The following are some of the most profound lessons I learned from the ancient ‘nourishing life’ texts.

“It is important to be calm, yet sexually aroused.”

The common thread amongst these texts, all of which were written between around the 3rd Century BCE to the 16th Century CE was the importance of exciting the sexual energy whilst at the same time remaining calm.

The southern sect of the Complete Reality School advocated for ‘dual cultivation’ practices (that is, practising sexual alchemy as a couple), especially for those who came to the work later in life.

This method was only effective for aiding longevity and spiritual enlightenment if the couple released their attachment to desire and lust throughout the process. Once this level of non-attachment was achieved, excitation of the sexual energy would lead to the level of mindfulness which these Daoist practitioners were ultimately seeking.

What I developed through this practice was a level of presence that allowed me to be aware of my own internal levels of excitement whilst remaining calm (thus, not tense either emotionally or physically).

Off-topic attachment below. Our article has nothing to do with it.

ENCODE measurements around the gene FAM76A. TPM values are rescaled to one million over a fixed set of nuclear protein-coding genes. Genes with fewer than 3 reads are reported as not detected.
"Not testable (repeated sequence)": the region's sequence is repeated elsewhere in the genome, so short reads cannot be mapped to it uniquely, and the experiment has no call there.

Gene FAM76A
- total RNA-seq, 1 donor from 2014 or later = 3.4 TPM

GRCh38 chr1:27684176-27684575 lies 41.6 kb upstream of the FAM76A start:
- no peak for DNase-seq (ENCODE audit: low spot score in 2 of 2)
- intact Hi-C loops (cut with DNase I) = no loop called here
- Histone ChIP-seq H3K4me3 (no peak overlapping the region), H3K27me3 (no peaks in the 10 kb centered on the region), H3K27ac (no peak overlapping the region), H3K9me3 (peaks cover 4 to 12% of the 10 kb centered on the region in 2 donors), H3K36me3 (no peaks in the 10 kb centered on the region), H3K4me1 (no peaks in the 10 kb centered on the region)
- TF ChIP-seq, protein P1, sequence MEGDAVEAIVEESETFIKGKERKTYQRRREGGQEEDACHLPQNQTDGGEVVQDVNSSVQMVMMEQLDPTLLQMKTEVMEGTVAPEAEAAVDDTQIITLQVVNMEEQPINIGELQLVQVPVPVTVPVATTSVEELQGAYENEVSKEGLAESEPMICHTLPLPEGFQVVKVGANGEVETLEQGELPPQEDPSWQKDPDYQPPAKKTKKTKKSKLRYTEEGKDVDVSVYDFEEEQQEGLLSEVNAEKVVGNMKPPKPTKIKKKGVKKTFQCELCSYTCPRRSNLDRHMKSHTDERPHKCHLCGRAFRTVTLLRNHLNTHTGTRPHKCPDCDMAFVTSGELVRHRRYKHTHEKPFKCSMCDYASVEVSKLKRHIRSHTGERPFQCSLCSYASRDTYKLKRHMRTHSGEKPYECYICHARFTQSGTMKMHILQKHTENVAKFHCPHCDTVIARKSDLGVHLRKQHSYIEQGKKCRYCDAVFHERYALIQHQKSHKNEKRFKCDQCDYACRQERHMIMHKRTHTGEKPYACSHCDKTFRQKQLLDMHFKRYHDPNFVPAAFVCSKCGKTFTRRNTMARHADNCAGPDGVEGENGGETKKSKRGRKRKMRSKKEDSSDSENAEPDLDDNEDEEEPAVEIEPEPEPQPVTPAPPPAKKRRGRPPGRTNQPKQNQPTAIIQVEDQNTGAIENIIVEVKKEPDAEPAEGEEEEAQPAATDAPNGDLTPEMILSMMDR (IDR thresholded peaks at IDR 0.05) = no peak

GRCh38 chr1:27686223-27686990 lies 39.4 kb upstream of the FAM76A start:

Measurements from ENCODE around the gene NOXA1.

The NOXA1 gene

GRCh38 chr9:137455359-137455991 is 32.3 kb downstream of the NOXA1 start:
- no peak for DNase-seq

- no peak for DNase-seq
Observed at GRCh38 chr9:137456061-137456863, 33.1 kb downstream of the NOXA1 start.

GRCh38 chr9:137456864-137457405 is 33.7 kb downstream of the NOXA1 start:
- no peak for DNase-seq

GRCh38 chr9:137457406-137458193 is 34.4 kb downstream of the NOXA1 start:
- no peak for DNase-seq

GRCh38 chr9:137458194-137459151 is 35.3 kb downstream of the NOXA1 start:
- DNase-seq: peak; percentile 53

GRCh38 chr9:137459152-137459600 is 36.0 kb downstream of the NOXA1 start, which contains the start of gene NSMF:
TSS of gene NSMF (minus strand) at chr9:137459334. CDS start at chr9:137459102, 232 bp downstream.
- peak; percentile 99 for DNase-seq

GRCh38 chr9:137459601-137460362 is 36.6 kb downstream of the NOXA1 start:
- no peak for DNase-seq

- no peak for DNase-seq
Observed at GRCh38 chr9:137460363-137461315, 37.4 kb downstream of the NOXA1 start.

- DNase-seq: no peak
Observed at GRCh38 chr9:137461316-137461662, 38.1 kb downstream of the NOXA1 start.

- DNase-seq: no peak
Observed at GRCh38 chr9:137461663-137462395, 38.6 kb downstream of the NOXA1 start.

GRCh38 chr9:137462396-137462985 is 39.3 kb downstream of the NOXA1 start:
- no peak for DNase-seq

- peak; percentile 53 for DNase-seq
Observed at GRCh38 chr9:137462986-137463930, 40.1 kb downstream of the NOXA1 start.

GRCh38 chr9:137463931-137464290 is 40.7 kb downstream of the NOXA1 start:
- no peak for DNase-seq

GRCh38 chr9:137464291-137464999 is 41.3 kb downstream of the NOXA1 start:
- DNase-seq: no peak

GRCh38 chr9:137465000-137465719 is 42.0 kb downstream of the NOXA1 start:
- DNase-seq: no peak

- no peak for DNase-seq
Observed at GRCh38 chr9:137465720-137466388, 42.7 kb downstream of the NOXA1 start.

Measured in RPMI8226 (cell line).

“You can tell what is best by how the woman sighs in response.”

Presence also brought me to be totally responsive to my lover’s movements, needs, and her own level of excitation. I learned to match her, thus holding her long enough to open into her own waves of orgasmic pleasure.

As it states in the ‘Talk on Supreme Guidance for the World’ (Cleary, 2003: 442):

The technique: “Take deep breaths…breathing through the mouth and taking energy into the heart, so that it fills the limbs”

By applying the principles of Daoist breathing techniques, I could use my breath to control my nervous system and regulate the level of excitement and blood flow to the penis. One of the main issues in premature ejaculation is that the penis is hypersensitive. A tell-tale sign of this is a red-purplish tinge to the glans of the penis (should just be a pink-red colour) – a sign that blood is not flowing to and from as it would otherwise be.